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Thread: Connecting Wireless Print Server to Wired Network

  1. #1

    Connecting Wireless Print Server to Wired Network

    We just finished building a new office and want to add a small USB printer to the network. Unfortunately, since I didn't know about this printer ahead of time, I didn't do a Cat5 cable run to where the printer will be installed.

    We had talked of adding wireless capability to the new office, so I thought we could connect the printer using a wireless print server.
    This is how I thought I would do the setup and I thought I'd ask around before I did the purchasing...

    The first step would be to add a WAP to our network. I would connect it directly to the switch located in the new office. I thought I would buy a D-Link router and configure it as a WAP since I am on a very tight budget.

    After the WAP is connected to the switch, I would set the printer up on a D-Link wireless print server. The printer would then be shared over the network.

    Am I correct in assuming that this is an okay way to go about adding the printer?

    Right now, we will not really be using wireless for anything but the printer since our desktops do not have wireless NICs, but we do have a few clients that come in and want to check email and such, so they might use wireless.
    Prayed like a martyr dusk til dawn
    Begged like a hooker all night long
    Tempted the devil with my song
    And got what I wanted all along

  2. #2
    Moderator YeOldeStonecat's Avatar
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    You're correct in your method of thinking....you can take a wireless router...and rather easily reconfigure it to run as just an access point.

    What you want to do...
    Say your primary router is 192.168.0.1
    And say..the wireless router that you wish to add is 192.168.1.1
    First..you want to change your wireless routers default IP to be in the same IP range as your primary router....so you'll want to change it to 192.168.0.xxx....but you want to give it an IP that's not going to conflict with your current router (like .1 would)...or your DHCP pool (often .100 on up). A common one for access points is .245...so give it something like 192.168.0.245.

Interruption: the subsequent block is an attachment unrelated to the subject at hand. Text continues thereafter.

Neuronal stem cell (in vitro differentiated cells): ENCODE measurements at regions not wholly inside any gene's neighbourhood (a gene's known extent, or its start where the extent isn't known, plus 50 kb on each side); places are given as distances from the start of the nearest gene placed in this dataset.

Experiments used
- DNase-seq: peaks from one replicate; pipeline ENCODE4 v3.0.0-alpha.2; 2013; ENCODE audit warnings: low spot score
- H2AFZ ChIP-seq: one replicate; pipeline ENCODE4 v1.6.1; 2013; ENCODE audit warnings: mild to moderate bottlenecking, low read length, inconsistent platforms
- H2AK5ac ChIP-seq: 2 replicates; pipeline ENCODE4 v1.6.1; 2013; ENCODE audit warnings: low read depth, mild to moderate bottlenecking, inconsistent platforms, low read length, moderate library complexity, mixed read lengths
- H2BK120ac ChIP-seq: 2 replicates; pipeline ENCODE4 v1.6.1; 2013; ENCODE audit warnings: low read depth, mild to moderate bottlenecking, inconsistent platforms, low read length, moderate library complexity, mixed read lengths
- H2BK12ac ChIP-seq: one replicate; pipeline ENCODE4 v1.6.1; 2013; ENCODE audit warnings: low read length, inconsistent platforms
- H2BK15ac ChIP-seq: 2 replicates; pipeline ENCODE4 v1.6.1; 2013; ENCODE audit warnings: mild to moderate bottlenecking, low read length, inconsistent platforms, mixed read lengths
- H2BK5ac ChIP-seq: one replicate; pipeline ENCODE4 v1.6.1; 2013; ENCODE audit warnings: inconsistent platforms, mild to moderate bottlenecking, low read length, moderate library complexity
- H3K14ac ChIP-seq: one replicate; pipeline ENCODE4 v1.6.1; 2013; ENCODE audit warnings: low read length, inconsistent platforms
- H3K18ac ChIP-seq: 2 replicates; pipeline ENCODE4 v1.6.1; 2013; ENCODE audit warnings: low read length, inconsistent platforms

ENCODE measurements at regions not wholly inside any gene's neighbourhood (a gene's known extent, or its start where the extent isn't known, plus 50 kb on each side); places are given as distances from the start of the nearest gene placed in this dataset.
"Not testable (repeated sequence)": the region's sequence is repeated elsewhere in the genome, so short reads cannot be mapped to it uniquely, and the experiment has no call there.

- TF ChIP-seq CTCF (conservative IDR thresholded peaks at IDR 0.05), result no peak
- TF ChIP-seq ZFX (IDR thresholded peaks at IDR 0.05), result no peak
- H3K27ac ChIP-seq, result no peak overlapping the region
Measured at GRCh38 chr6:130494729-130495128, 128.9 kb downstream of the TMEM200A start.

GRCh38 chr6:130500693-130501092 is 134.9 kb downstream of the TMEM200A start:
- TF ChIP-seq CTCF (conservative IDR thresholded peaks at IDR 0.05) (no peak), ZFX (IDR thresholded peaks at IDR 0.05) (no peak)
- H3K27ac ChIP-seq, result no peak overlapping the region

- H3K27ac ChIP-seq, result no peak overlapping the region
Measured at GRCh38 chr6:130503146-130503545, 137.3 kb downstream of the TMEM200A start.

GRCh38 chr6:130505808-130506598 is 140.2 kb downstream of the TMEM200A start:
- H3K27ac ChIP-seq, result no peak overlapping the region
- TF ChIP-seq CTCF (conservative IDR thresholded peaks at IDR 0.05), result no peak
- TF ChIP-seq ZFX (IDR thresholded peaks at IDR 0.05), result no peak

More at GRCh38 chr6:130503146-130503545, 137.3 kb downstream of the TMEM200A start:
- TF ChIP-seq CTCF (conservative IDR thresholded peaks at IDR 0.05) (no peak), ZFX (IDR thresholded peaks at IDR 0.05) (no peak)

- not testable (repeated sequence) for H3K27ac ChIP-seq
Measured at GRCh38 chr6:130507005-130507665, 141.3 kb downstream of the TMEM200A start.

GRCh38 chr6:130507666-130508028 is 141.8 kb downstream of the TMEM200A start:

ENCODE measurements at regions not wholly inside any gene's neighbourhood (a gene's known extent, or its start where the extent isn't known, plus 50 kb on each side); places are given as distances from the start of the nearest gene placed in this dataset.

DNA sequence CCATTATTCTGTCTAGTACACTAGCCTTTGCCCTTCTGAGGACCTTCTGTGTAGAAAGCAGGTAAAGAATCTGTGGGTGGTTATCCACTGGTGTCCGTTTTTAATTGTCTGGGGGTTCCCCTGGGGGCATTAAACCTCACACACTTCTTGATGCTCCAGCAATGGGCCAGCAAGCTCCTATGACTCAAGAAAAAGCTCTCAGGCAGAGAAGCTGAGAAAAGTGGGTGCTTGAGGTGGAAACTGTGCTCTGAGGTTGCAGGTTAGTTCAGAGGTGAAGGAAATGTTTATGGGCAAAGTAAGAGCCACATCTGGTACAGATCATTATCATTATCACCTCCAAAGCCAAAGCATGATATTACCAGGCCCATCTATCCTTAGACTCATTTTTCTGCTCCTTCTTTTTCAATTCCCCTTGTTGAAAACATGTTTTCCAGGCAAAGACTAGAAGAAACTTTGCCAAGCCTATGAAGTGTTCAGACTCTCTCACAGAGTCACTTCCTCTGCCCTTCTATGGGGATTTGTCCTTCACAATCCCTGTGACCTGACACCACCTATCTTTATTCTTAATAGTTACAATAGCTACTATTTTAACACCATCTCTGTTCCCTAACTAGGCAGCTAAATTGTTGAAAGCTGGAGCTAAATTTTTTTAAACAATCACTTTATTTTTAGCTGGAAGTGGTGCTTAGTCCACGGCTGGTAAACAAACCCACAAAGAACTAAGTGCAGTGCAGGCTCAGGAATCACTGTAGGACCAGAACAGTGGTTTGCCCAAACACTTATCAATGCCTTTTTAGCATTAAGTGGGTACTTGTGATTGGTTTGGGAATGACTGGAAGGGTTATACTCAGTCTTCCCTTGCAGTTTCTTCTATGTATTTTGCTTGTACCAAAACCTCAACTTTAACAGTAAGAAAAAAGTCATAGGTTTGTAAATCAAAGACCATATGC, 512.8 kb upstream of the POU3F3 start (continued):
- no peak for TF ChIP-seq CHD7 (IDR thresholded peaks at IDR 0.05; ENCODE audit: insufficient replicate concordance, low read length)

Next...disable DHCP on this second router. Now...uplink it to your primary router/switch using a LAN port of this wireless router..you will not use its WAN/Internet port.

    So now you've basically converted it from a wireless router to just an access point. DHCP will flow through it from the primary router or your server..and you can manage it through your web admin.

    Now...some pointers I may toss out to you.
    *I hate wireless printers. OK for the home...but for the business place where you sorta want your printer to work most of the time...pain-in-the-butt. I now tell clients I won't support them..because I don't want a phone call every week from a client saying "My printer won't print". The only print servers I like are ethernet....I give them a static LAN IP address outside of the DHCP pool...I find static IPs work must more reliably.

    *Business network....I encourage you to lock down your wireless network..using WPA or WPA2 or higher. If you want to also have "open" wireless for clients/friends that come in...purchase another wireless router to hange off double NAT'd...or purchase a business grade access point that supports multiple SSIDs..and you can make a second SSID that is open...and has enforced VLAN rules where each wireless client in forced into their own VLAN..thus cannot access any network resources except the internet.
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  3. #3
    Thanks for the pointers. If we ever allow clients to have wireless access, I'll be sure to keep that it mind.

    At this point, we will probably just do a Cat5 drop. It will be a pain, but I'd rather have one pain than several recurring pains... thanks again!
    Prayed like a martyr dusk til dawn
    Begged like a hooker all night long
    Tempted the devil with my song
    And got what I wanted all along

  4. #4
    Well, I was told to go ahead and order the wireless equipment despite the fact that I followed your advice and recommended not using a wireless print server. Since then, I've had nothing but problems with the print server.
    That's not the issue, however, because we decided to go ahead and just do a Cat5 drop. Here's the issue: Since we went ahead and purchased the wireless equipment, the owner wants to provide wireless internet access to clients that come in. I remembered you saying to get a second router to hang off double NAT'd so I thought I'd ask about that.
    No one else is using the wireless connection, so we don't need wireless network access at all. Is there a way to set up a single WAP (d-link router) in this manner? Or will we need to purchase a second to hang off still?
    Prayed like a martyr dusk til dawn
    Begged like a hooker all night long
    Tempted the devil with my song
    And got what I wanted all along

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